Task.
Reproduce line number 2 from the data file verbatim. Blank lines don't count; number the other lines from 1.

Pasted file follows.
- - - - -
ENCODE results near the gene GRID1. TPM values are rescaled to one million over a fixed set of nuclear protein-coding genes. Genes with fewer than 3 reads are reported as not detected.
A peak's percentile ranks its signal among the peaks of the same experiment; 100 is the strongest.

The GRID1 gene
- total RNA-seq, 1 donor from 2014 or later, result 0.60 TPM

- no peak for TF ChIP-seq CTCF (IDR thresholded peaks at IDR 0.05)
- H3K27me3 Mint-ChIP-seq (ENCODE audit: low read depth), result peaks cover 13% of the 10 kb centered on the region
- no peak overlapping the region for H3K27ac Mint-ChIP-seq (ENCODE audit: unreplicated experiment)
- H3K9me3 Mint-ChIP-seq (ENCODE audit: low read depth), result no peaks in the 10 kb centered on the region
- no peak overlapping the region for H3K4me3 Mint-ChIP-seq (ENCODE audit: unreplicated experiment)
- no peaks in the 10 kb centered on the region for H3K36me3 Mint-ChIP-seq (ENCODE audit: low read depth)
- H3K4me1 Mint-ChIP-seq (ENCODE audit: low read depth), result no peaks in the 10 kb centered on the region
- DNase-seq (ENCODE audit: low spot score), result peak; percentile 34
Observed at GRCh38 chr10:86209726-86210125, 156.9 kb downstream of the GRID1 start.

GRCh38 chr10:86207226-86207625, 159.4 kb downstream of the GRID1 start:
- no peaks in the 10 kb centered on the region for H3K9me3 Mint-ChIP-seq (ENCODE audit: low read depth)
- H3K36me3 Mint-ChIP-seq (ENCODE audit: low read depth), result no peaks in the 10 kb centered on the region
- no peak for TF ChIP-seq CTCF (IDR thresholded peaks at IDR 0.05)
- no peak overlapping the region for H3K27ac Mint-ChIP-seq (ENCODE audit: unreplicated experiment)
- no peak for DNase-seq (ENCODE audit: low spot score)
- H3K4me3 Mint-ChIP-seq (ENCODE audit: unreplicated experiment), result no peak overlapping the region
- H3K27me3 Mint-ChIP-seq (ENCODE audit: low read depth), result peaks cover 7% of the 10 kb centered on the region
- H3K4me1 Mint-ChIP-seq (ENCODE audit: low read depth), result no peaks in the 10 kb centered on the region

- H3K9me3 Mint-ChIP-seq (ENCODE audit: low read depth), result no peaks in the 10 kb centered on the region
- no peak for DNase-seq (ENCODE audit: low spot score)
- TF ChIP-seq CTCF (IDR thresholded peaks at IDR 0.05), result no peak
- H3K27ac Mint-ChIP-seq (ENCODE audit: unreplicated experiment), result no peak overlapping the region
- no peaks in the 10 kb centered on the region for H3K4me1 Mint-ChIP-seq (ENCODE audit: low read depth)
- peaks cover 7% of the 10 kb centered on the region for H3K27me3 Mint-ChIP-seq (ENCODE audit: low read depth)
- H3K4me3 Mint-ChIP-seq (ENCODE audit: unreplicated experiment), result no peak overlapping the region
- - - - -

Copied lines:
A peak's percentile ranks its signal among the peaks of the same experiment; 100 is the strongest.